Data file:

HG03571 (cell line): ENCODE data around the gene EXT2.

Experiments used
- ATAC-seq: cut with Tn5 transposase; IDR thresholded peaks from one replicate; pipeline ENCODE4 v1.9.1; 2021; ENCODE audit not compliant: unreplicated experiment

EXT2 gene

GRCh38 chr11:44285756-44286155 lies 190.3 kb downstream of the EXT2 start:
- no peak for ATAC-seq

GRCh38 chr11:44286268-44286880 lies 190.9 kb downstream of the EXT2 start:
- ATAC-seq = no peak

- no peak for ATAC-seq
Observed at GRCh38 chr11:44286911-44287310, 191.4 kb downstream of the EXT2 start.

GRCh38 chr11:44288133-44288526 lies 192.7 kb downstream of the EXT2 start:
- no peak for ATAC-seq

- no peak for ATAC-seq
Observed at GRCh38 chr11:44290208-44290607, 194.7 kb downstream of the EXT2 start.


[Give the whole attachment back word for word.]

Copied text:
HG03571 (cell line): ENCODE data around the gene EXT2.

Experiments used
- ATAC-seq: cut with Tn5 transposase; IDR thresholded peaks from one replicate; pipeline ENCODE4 v1.9.1; 2021; ENCODE audit not compliant: unreplicated experiment

EXT2 gene

GRCh38 chr11:44285756-44286155 lies 190.3 kb downstream of the EXT2 start:
- no peak for ATAC-seq

GRCh38 chr11:44286268-44286880 lies 190.9 kb downstream of the EXT2 start:
- ATAC-seq = no peak

- no peak for ATAC-seq
Observed at GRCh38 chr11:44286911-44287310, 191.4 kb downstream of the EXT2 start.

GRCh38 chr11:44288133-44288526 lies 192.7 kb downstream of the EXT2 start:
- no peak for ATAC-seq

- no peak for ATAC-seq
Observed at GRCh38 chr11:44290208-44290607, 194.7 kb downstream of the EXT2 start.